It's not entirely fair to say that the 3DS is on its last legs, but with the success of Switch and Nintendo's recent mobile push, it's no secret that the dedicated handheld is entering its twilight years. Rather than ignoring the 3DS and slowly pushing it out of the public eye and relevancy, Nintendo instead seems to be celebrating its life. In 2017 alone, we've been treated to new titles in legacy franchises including Fire Emblem, Metroid, Pokémon, Professor Layton, Pikmin, and a plethora of others including some new IP. Not to be left out of the festivities, Capcom is making a strong showing on 3DS this year with Monster Hunter Stories and now the rerelease of DS darling Apollo Justice: Ace Attorney.

Like all games in the Ace Attorney series, Apollo Justice is a text-heavy adventure game that is more in line with visual novels than other more action-packed adventures. The story’s protagonist is the titular player character Apollo Justice, a fledgling defence attorney who finds himself working for the legendary and now disgraced former lawyer Phoenix Wright. After a few plot twists and turns early in the game, Apollo joins the Wright Anything Agency, taking on legal cases, conducting crime scene investigations and essentially working as Phoenix’s proxy. The adventure is at times absurd, spanning four different cases with a connecting overarching story, but it’s always fun and never feels stale. Even some of the longer cases are paced well and interspersed with the right amount of humour and drama to draw its players in and keep them hooked. The core strength of this game is definitely in the storytelling and characters, both of which truly shine.

As a visual novel, players can expect to spend most of their time with Apollo Justice reading through conversations and making dialogue choices as the primary means of interacting with the game. Gameplay is split up between time spent in court and time spent investigating crime scenes that are relevant to the case at hand. While the core mechanics don’t change between the two, investigations tend to be more interactive, having you tap around on different scenes to find clues and interacting with characters who may have some insight into your case. There are several different locations to explore during the investigations, and sometimes your intended goal is unclear, but the story has a habit of guiding you through each scene. Exploration in each area is encouraged, but it’s a mostly linear experience disguised by the fact that you get to choose which objects you engage with and in what order in any given scene.

In an attempt to break up the monotony of tapping through scenes and reading blocks of text, the 3DS’s built in microphone is made use of to project the idea that players are actually engaging with the fictional world. This mostly comes in the form of shouting phrases such as “objection!” or “hold it!” when you want to present a piece of evidence in court, but it also extends to the investigations. Early on in the story Apollo adds a fingerprinting kit to his clue-finding repertoire, allowing players to dust for prints by following touchscreen prompts and blowing into the console’s microphone to clear the dust away. While a fun addition, these interactive bits can just as easily be accomplished through use of the 3DS’s face buttons - a workaround that is especially useful when played in a public setting or if you, like this reviewer, are getting old and blowing into your 3DS’s microphone leaves you winded and lightheaded.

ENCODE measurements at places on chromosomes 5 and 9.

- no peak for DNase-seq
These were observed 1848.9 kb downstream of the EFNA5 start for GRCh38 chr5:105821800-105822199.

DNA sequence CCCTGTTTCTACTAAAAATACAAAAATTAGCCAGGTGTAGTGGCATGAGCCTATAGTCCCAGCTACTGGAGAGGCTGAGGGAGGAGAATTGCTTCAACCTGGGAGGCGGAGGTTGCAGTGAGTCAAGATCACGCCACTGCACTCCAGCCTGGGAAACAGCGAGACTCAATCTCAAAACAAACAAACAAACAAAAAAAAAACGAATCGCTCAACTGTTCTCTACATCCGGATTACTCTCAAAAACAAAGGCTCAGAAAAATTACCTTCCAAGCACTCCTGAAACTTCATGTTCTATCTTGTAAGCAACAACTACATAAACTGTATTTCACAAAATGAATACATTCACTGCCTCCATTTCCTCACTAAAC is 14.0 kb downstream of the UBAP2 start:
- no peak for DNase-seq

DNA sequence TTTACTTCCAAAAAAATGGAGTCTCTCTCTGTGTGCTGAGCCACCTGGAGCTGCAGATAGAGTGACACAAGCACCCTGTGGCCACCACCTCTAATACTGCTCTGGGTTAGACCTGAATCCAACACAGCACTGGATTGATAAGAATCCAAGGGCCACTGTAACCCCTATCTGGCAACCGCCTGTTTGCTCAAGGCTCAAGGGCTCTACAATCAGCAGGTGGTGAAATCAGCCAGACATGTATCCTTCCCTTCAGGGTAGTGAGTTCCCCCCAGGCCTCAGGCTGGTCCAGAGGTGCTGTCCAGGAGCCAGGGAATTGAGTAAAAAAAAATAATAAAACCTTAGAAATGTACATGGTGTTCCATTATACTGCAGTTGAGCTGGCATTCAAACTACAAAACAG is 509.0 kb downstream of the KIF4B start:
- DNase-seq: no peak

The true challenge comes during the courtroom scenes when players are tasked with selecting the right piece of evidence to refute a witness’s claim or call out an inconsistency in their story. Once again, the guided nature of the game ensures that you never enter a courtroom without all of the necessary evidence at your disposal, but figuring out how the game wants you to use these items can be perplexing. On more than one occasion we were able to figure out a character’s motive and the truth behind their actions, but it was unclear how the game wanted us to steer the conversation in that direction. In this sense, some of the challenges end up being more difficult that they need to be and they can feel intentionally obtuse, despite having a clear outcome.

If you played Apollo Justice when it was originally released on the Nintendo DS, then you probably came to this review seeking out what’s been updated, what’s new, and other version differences. Outside of refreshed visuals, we’d be hard-pressed to identify anything else that has significantly changed since the original released 10 years ago. This version does come packed with the full game in Japanese and an option to quickly skip through text, but no discernible changes have been made to the core gameplay. It’s a fun adventure that looks great and plays well whether you’re coming into this one fresh or you played it before and want to experience it again, but anyone seeking extra features or significant upgrades should set their expectations low.

Conclusion

This rerelease of Apollo Justice: Ace Attorney is an interesting one because it doesn’t really do anything that we didn’t see when it originally came out 10 years ago, but that’s not necessarily a bad thing. Rather than of a rebuilt game with shiny bells and whistles that clutter up the core experience, we’re instead treaded to a faithful rendition with updated visuals for a modern console generation. It’s the easiest way to experience the game if you haven’t before, and it’s a great way to pay it another visit if you have. As its lifecycle crawls to a close, the Nintendo 3DS has become somewhat of an archive, collecting franchise favorites and housing them all in one place. With the rest of the mainline Ace Attorney series already available on the 3DS eShop, it was just a matter of time before Apollo Justice had his day in court.